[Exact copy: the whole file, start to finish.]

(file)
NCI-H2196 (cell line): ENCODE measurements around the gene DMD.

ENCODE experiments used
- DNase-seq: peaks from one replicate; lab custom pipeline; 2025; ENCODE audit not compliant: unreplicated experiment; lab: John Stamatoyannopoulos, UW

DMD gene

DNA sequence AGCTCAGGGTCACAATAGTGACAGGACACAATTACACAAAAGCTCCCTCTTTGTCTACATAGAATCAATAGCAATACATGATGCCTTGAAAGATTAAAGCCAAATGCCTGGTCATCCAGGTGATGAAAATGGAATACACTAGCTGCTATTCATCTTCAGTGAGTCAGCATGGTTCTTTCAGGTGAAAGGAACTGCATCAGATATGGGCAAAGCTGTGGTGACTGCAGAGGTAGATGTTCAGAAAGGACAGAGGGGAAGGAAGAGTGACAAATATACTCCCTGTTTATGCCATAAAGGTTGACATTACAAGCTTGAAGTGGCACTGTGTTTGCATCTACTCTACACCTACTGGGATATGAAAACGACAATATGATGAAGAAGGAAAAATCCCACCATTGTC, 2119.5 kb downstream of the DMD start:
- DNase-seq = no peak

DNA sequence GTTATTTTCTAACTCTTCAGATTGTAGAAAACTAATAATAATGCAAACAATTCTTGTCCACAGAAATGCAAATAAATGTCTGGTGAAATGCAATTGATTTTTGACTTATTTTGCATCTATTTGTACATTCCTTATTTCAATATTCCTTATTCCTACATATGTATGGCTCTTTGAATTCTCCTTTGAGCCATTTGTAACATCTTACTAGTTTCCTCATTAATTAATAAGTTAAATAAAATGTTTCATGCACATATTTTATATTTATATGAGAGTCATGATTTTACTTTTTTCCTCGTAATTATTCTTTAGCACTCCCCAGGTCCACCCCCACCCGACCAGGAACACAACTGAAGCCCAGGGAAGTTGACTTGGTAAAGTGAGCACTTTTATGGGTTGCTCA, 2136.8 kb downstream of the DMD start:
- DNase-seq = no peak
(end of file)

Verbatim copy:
NCI-H2196 (cell line): ENCODE measurements around the gene DMD.

ENCODE experiments used
- DNase-seq: peaks from one replicate; lab custom pipeline; 2025; ENCODE audit not compliant: unreplicated experiment; lab: John Stamatoyannopoulos, UW

DMD gene

DNA sequence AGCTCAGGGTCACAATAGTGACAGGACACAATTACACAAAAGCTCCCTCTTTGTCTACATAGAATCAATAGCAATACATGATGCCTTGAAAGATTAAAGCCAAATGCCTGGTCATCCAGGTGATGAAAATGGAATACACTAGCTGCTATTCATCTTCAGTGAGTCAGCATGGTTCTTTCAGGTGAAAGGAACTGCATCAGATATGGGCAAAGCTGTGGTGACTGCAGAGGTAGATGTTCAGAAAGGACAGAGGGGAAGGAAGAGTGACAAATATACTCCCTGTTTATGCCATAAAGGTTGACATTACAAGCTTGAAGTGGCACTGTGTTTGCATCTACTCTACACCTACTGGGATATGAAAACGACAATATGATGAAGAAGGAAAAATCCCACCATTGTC, 2119.5 kb downstream of the DMD start:
- DNase-seq = no peak

DNA sequence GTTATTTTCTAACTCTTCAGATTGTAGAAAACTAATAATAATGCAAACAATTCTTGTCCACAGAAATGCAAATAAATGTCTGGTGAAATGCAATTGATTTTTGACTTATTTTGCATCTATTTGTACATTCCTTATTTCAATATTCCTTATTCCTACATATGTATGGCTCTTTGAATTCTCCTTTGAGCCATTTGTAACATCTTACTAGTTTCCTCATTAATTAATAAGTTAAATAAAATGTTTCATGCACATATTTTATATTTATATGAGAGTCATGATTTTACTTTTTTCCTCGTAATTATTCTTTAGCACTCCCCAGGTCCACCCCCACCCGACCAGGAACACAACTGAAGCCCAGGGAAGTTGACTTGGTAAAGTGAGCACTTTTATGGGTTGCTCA, 2136.8 kb downstream of the DMD start:
- DNase-seq = no peak